There is a direct relationship between weight distribution and blood clots, a 10-year study has revealed.
The study by Danish scientists found the likelihood of clots increased in middle-aged people when there was excess weight on men’s waistlines and women’s hips.
Over 60,000 people took part in the research which showed the location of the extra weight was important when linked to clots.
Extra pounds on male waists increased the risk of blood clots in veins - venous thromboembolism (VTE). Whereas hip circumference in women was “positively associated” with VTE.
“The implications to the public are that all types of obesity increase the risk for VTE, but the location of body fat also plays some unknown role,” said Marianne Tang Severinsen, lead author of the study and a researcher at Aarhus University Hospital in Aalborg, Denmark.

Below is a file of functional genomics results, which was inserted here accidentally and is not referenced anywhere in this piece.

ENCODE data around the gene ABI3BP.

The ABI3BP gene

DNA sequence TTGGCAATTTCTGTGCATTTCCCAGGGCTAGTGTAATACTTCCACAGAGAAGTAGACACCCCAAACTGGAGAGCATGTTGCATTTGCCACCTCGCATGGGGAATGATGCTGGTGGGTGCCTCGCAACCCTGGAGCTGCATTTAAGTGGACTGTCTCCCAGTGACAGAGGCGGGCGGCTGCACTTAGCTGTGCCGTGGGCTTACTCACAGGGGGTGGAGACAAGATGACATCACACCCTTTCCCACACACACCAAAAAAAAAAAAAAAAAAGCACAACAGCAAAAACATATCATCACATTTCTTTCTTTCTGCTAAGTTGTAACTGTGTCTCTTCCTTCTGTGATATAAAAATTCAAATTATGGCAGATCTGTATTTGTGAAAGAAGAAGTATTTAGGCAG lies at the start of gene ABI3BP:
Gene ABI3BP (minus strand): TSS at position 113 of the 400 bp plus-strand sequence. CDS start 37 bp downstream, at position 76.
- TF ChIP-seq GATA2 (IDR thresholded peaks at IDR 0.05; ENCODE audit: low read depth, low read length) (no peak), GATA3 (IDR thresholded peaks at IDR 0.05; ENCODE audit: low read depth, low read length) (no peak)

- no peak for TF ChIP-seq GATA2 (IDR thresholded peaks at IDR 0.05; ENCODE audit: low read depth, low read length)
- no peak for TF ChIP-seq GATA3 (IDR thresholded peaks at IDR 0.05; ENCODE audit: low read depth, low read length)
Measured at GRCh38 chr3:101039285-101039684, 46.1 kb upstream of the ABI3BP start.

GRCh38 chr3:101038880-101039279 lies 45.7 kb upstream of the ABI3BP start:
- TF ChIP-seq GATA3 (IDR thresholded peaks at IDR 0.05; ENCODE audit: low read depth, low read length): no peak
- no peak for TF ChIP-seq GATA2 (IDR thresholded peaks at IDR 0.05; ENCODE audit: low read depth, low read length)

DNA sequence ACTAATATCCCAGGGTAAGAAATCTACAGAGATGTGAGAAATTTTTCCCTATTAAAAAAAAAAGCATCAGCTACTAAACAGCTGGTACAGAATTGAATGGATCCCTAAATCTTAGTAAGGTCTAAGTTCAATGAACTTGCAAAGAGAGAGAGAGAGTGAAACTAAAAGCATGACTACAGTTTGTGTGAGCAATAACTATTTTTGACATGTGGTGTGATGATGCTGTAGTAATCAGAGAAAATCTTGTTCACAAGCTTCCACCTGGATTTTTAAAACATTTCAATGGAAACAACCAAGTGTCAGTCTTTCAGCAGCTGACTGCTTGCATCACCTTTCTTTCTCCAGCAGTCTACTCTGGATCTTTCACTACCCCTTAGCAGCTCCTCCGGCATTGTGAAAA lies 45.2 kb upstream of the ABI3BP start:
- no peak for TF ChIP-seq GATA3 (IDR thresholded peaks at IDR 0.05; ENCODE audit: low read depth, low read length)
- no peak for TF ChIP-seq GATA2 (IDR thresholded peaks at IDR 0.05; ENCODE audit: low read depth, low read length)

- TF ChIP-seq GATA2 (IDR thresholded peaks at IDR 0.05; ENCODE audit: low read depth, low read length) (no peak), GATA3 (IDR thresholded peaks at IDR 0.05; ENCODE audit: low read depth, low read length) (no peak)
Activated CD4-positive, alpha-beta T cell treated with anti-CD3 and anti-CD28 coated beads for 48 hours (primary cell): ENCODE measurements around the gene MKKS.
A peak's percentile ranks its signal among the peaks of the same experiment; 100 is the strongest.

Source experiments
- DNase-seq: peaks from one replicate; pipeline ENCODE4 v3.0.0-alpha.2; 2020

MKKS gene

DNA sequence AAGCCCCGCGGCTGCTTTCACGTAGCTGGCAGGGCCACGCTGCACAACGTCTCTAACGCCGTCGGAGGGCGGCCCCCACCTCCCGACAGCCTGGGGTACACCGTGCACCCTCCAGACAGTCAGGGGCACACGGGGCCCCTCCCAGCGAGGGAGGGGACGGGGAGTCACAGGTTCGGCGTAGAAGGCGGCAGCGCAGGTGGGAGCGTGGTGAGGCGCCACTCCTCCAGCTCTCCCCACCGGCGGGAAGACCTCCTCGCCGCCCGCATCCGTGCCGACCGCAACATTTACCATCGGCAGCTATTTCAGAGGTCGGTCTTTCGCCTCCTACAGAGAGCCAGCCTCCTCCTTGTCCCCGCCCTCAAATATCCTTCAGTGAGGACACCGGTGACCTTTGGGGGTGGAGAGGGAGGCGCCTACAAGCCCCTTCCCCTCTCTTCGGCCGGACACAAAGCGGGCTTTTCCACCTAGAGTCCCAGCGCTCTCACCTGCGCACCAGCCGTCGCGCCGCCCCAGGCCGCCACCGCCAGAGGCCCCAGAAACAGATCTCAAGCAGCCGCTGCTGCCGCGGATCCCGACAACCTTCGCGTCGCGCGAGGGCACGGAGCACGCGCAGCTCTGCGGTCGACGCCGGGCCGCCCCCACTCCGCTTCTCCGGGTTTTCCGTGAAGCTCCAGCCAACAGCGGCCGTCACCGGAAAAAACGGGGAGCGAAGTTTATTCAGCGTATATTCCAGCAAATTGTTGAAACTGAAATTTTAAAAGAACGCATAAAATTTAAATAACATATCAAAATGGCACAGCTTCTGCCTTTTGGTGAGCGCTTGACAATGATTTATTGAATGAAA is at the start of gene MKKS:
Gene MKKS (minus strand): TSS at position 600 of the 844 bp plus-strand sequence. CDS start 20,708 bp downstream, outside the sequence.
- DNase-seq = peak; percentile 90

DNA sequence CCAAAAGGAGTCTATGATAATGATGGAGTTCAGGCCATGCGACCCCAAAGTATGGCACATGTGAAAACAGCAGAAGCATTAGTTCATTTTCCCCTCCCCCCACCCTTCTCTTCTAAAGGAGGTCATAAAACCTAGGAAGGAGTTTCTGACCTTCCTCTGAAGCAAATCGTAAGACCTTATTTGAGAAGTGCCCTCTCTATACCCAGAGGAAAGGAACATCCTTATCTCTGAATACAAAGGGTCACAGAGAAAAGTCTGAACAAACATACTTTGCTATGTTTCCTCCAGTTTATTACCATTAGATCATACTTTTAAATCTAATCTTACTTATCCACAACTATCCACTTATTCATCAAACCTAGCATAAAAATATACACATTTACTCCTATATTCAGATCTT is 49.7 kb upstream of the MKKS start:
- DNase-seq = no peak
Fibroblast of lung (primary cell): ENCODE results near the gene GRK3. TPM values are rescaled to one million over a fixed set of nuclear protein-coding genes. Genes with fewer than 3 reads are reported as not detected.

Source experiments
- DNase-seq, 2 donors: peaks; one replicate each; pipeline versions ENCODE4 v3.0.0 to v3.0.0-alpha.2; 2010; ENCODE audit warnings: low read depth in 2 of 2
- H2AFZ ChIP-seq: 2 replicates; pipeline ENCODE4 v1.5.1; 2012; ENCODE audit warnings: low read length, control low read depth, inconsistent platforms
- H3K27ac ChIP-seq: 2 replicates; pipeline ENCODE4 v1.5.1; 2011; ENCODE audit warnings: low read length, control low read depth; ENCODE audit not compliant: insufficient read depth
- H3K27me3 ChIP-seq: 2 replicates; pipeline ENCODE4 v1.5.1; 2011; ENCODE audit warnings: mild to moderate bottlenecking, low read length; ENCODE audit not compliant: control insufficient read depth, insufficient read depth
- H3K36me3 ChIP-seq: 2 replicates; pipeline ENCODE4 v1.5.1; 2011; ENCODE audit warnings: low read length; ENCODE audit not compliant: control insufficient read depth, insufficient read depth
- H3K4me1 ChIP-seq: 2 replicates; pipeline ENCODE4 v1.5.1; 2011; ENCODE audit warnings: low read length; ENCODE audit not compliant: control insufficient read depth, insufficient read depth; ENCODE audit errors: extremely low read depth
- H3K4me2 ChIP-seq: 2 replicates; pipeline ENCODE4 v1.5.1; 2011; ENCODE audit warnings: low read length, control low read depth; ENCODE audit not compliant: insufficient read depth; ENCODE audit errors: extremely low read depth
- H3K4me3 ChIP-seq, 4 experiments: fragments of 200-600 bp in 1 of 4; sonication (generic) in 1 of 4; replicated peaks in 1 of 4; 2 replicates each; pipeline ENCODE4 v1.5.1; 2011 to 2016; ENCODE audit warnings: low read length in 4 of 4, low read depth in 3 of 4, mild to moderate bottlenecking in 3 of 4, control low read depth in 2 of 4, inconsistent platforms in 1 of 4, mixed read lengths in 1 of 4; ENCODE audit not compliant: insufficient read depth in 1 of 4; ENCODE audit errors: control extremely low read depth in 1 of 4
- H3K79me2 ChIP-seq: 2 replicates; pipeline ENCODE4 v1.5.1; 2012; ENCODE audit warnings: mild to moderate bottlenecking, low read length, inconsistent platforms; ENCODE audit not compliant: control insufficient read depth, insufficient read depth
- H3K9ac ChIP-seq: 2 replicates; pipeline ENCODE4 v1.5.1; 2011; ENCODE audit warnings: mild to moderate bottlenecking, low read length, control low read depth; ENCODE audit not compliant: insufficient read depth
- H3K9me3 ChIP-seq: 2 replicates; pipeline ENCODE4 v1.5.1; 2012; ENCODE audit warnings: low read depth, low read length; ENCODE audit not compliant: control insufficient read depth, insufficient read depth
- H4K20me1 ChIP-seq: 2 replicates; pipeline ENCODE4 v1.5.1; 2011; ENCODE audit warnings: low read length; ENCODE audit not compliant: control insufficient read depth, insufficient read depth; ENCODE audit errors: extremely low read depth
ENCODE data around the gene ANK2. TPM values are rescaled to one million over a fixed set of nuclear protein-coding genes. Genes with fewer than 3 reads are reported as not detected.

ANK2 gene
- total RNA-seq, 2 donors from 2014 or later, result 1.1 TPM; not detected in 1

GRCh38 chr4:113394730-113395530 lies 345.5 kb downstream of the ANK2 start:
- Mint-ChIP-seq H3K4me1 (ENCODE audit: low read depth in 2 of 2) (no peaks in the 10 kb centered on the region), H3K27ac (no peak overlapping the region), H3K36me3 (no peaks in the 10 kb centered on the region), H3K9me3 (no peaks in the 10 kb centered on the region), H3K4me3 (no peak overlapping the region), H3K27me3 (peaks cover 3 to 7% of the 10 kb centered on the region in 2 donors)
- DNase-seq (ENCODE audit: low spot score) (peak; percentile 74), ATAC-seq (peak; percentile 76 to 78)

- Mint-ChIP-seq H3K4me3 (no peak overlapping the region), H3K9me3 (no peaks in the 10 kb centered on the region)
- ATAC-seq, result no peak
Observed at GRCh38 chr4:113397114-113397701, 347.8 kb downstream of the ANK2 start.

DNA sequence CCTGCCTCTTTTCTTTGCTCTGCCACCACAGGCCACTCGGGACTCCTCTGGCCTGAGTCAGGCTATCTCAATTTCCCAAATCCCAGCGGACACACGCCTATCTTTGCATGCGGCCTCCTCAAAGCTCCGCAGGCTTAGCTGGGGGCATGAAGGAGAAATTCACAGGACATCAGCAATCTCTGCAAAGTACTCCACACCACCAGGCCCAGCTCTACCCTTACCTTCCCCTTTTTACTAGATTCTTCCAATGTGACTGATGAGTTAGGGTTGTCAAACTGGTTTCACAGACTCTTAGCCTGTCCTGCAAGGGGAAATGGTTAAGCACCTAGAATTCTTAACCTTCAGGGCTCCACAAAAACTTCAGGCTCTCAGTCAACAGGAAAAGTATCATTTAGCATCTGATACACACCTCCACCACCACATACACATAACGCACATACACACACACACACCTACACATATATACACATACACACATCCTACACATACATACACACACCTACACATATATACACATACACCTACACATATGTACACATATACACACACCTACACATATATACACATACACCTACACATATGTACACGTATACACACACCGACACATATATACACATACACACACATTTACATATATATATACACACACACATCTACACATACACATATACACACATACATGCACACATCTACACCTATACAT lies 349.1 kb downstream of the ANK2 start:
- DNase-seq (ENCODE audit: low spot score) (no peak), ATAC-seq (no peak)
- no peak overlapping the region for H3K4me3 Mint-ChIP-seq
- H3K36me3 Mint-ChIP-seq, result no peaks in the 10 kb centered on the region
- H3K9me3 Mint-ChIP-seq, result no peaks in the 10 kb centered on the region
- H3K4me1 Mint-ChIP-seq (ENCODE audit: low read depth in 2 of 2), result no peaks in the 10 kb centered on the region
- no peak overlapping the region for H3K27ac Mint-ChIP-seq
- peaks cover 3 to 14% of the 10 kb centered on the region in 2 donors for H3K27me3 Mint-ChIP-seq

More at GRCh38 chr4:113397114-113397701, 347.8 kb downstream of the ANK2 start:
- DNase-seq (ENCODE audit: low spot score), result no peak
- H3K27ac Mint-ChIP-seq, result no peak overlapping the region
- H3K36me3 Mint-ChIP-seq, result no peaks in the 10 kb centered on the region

“For health professionals, the implication is that all types of fat distribution should be taken into account when evaluating risk for VTE.”
The study, which examined 27,000 men and 29,000 women aged between 50 and 64, challenges previous research suggesting large hip circumference might protect against arterial thrombosis.
“Our study clearly shows that this is not the case for venous thrombosis,” the authors said in an article published in Circulation: Journal of the American Heart Association.
It is hoped the research will help physicians better diagnose the condition.